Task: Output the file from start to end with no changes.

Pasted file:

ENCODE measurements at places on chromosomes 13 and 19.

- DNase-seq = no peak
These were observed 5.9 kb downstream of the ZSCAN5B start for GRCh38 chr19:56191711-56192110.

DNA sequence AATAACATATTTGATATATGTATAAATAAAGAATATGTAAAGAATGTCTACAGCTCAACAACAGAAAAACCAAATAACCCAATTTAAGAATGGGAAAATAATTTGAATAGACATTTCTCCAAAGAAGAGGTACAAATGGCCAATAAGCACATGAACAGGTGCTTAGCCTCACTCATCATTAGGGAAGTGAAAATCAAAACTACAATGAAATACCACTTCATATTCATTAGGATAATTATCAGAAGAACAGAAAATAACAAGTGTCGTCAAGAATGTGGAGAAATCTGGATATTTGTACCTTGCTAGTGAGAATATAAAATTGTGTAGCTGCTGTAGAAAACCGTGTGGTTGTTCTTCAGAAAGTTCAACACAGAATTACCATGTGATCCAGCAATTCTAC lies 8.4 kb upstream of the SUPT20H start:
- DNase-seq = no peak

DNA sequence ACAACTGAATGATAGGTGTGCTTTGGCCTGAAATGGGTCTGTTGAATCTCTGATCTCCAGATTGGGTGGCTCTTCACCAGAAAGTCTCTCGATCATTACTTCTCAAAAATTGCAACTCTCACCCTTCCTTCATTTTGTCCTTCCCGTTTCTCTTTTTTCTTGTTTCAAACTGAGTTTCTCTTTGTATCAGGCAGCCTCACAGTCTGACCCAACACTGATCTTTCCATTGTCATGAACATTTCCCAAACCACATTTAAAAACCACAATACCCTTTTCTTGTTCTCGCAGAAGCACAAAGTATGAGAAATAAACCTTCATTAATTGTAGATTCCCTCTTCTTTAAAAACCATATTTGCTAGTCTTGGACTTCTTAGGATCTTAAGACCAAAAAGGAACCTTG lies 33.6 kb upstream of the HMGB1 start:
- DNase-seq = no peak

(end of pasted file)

ENCODE measurements at places on chromosomes 13 and 19.

- DNase-seq = no peak
These were observed 5.9 kb downstream of the ZSCAN5B start for GRCh38 chr19:56191711-56192110.

DNA sequence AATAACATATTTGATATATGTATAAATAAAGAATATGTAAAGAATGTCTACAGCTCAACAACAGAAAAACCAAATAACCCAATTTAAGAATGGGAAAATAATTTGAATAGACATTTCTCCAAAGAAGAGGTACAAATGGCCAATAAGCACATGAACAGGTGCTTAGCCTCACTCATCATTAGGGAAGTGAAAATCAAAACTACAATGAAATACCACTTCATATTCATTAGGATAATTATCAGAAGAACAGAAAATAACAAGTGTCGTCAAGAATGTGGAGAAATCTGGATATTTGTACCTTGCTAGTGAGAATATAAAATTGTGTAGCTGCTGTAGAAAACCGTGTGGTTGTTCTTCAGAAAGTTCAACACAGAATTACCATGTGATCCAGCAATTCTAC lies 8.4 kb upstream of the SUPT20H start:
- DNase-seq = no peak

DNA sequence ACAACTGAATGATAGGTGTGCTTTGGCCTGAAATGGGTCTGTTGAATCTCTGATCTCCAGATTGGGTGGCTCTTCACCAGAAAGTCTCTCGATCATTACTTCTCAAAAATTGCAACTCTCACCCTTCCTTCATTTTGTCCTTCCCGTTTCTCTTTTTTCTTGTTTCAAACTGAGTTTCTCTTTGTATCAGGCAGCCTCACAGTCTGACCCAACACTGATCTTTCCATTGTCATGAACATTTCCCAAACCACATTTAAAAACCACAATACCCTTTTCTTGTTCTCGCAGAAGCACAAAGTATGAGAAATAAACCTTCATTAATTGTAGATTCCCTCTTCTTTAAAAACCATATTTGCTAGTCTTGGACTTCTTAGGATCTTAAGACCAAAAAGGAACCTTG lies 33.6 kb upstream of the HMGB1 start:
- DNase-seq = no peak